- I’ve really enjoyed reading Adam Mclane’s blog posts the last couple days concerning a return to programmatic youth ministry….or if not a full blown return, at least a discussion about the benefits of programs, strategies, intentionality, etc. My ongoing challenge when I read Adam’s stuff is figuring out when he actually believes what he is writing, when he is just “thinking and processing out loud” and when he is simply trying to stir the pot.

- Just bought Seth Godin’s new book, The Icarus Deception, and can’t wait to dig into it.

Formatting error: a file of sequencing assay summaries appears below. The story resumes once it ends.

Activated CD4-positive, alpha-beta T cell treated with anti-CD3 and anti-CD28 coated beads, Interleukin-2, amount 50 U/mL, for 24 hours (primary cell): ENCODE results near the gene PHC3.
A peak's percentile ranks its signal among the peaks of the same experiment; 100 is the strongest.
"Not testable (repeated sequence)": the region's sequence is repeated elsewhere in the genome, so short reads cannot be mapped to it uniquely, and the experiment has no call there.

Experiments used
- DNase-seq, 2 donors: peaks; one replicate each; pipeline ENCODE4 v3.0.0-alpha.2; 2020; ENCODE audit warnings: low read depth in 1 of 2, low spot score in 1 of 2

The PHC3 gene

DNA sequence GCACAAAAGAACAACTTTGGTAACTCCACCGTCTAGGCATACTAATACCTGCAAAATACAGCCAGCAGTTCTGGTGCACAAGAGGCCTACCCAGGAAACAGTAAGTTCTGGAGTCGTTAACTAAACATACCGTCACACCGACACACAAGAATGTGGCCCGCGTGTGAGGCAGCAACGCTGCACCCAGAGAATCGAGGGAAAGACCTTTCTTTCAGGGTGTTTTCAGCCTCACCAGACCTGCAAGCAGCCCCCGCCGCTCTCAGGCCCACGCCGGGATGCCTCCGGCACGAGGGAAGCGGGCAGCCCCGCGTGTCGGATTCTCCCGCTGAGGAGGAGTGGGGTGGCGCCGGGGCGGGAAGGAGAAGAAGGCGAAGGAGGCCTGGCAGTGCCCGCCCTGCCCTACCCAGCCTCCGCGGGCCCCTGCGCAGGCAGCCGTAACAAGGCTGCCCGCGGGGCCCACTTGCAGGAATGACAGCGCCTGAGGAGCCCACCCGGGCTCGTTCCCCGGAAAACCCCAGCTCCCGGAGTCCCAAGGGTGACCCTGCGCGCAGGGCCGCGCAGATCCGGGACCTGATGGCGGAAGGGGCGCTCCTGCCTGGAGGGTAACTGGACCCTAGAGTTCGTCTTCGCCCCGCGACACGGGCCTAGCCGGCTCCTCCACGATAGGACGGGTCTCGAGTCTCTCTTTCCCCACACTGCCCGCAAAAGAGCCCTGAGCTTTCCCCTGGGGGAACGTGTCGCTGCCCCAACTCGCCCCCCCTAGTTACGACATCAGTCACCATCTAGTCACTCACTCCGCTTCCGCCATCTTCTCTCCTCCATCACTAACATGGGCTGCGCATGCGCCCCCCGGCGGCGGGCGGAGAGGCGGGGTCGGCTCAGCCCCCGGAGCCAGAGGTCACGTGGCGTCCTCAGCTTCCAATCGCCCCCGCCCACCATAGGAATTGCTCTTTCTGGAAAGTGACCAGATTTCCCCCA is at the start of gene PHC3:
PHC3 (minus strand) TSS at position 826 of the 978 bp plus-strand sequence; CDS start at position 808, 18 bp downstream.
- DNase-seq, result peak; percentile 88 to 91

- Tomorrow morning we leave for our 3rd annual Staff Camp; a two-day working retreat with all of our paid JH, HS and College teams from all 7 of our campuses. We’ll pray, remind ourselves of why we do what we do, dream, play and get to know each other a little better. I started it two years ago with the hopes of doing it every-other year but it was so well received and so beneficial that we decided it needed to be an annual event.

- Yesterday in our executive leadership meeting my boss, Rick Warren, spent 30 minutes working us through some very specific stuff he’s been learning about organizational leadership. I was so impressed and inspired by his humility, willingness to admit where he’s weak, and desire to truly learn from somebody else. Here’s a guy who is arguably “America’s Pastor” and he’s still in full-blown learning mode. And, he’s not just learning, he’s doing it enthusiastically…he was like a kid in a candy shop sharing the stuff he’s been stretched by.